Parents in the US cannot get rid of their kids. The share of young adults in their late 20s living with their parents is the highest it’s been in 75 years.

According to a recent study by the Pew Research Center, 33% of 25-29-year-olds lived with their parents or grandparents in 2016. This is almost three times as many as in 1970.

The share of young adults who don’t leave the nest has steadily increased in recent decades, and accelerated after the 2008 financial crisis. Across education levels, race, gender, and region, no group has been immune from the trend.

Pew’s researchers think late twenty-somethings are boomeranging back home because, in contrast to previous generations at this stage of their lives, they are less likely to have a well-paying job and less likely to be married. It turns out that no job and no partner makes living with your parents a lot more appealing.”

From: Quartz

American Express Targets With Taxi Cabs

American Express plans to run ads on top of 125 taxis in New York City that will change messaging depending on the location of the cabs.

Whenever a cab passes the location of an American Express merchant in the city, the technology will tap into the cab’s GPS system and serve the correct ad for that company on top of the cab. This provides another line of revenue for American Express, which can charge these AmEx-accepting stores for these highly targeted ads. American Express is currently starting up negotiations with selected partners so there are no examples of companies onboard yet, said Joe Bihlmier, vp of global media at American Express. The ads are meant to send the message that American Express is connected with those businesses, he added. American Express doesn’t break down how many partners it has in New York, but the company has 18 million worldwide.

Geotargeting allows American Express to reach its target consumers where they are and serve an ad that is relevant in the moment. If there is no business partner nearby, the cab will show an ad that relates to the neighborhood the taxi cab is driving through. For instance, if a cab is passing through Columbus Circle, the ad would read: “Don’t Columbus Circle without it,” alongside the American Express logo.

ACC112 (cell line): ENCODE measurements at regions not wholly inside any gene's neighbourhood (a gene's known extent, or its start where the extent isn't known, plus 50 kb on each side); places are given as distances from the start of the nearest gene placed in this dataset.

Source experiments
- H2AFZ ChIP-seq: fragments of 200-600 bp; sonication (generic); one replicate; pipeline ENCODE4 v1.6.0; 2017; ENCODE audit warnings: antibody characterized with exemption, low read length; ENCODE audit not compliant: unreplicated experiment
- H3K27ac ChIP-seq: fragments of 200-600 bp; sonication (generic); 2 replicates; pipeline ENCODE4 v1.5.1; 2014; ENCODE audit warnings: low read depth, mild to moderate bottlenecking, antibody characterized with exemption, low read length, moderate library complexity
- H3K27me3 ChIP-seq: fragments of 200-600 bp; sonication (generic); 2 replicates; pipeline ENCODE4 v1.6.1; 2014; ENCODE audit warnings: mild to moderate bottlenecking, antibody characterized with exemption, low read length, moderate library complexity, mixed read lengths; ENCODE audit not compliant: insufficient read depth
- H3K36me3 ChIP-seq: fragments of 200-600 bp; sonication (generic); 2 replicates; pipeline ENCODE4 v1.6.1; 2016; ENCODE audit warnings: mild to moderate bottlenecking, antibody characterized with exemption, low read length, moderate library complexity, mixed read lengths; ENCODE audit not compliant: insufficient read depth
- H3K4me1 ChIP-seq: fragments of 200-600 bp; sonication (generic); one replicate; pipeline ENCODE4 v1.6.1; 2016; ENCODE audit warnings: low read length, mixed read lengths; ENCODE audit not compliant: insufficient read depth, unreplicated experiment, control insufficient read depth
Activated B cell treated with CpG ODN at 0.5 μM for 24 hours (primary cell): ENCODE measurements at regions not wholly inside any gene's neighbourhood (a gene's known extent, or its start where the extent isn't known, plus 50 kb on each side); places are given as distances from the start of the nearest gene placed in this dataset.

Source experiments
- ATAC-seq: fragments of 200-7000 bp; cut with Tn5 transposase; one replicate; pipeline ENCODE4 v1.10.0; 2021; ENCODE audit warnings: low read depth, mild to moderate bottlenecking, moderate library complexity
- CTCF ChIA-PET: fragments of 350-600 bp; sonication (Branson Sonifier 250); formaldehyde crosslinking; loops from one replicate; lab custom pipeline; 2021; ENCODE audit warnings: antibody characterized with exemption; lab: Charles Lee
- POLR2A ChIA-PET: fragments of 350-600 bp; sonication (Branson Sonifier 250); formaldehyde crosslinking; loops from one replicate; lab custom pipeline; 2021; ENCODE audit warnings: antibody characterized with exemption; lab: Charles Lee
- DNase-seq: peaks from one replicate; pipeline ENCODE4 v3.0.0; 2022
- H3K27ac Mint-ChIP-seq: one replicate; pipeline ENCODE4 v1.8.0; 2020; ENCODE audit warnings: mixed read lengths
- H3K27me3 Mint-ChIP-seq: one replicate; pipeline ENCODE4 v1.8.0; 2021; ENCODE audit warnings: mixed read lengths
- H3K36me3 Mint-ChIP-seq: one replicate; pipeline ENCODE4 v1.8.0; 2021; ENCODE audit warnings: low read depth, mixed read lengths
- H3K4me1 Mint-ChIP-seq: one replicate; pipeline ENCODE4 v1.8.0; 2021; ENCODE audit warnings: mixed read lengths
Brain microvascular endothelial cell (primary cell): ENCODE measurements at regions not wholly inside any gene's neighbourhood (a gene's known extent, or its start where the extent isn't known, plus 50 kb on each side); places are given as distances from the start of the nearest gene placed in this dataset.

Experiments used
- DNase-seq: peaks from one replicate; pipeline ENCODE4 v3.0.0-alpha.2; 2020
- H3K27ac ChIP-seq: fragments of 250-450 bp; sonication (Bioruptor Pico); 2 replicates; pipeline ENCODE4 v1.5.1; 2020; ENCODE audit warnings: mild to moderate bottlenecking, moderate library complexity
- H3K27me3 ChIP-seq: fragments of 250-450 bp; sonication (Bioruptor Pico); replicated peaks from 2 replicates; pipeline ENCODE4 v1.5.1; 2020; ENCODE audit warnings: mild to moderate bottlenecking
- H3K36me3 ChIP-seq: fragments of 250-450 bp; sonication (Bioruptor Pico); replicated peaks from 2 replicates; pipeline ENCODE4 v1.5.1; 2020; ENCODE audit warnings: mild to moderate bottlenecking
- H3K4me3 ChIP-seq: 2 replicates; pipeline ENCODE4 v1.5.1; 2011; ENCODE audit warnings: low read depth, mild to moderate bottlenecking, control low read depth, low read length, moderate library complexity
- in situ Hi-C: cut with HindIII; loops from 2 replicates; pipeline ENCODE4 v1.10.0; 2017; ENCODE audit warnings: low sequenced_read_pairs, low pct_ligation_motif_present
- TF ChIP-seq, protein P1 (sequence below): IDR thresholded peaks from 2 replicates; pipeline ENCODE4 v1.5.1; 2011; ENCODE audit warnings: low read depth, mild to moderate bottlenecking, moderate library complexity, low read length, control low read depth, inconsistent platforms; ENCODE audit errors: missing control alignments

Bihlmier said American Express is still learning from and testing this kind of location targeting. While Bihlmier said American Express does not intend on tracking whether consumers’ foot traffic to its merchants increases, it plans on measuring whether use of American Express cards increased in the taxis.

The effort is part of a wider campaign, created by McGarryBowen, and new positioning for American Express that aims to connect with what Bihlmier calls the “hybrid consumer,” people who blend their personal lives with work. American Express commissioned research firm Morning Consult to conduct a survey of 2,000 people to see how many people were living hybrid lives, finding that half of the people surveyed were doing so.

That’s why the cab ads, other out-of-home digital ads and TV spots for the new campaign feature business products alongside consumer products with the messages: “Don’t Live Life Without It” or “Don’t Do Business Without It.” The ads feature people multitasking as well. The company is also serving ads in digital channels that connect life and business like WeTransfer, across mobile, in 20 different podcasts and on Hulu.

Bihlmier said the campaign will be the company’s widest use of geographical targeting to date. American Express has previously used the technology around large-scale events such as Coachella, the U.S. Open golf tournament and the U.S. Open tennis event, mostly through Snapchat geofilters to target Generation Z and millennial attendees with relevant offers.

Overall, out-of-home advertising is becoming a larger piece of American Express’ ad spend, according to Bihlmier, although he wouldn’t reveal specific numbers. This recent push comes as out-of-home advertising, especially digital, has returned to the forefront of the media-buying conversation, thanks to the news last week that Netflix is verging on acquiring Regency Outdoor Advertising for $300 million. The acquisition would guarantee the streaming service premium real estate on billboards in the Los Angeles and Orange County area.

Bihlmier believes digital out-of-home ads that change their messages, like the American Express cab ads, will help the company stand out to the affluent, cosmopolitan audience that the majority of marketers are trying to reach, said Bihlmier.

“We have a complex challenge of trying to reach these very busy and well-targeted people,” said Bihlmier. “So anything we can do to be contextual to the moment will help us break through.”

Source: Digiday
Why it’s hot: Out-of-home advertising is not known to be as efficient as its digital counterpart. Companies taking steps to bring traditional advertising to the digital age are pushing the concept of normal and showing that out-of-home can be successful.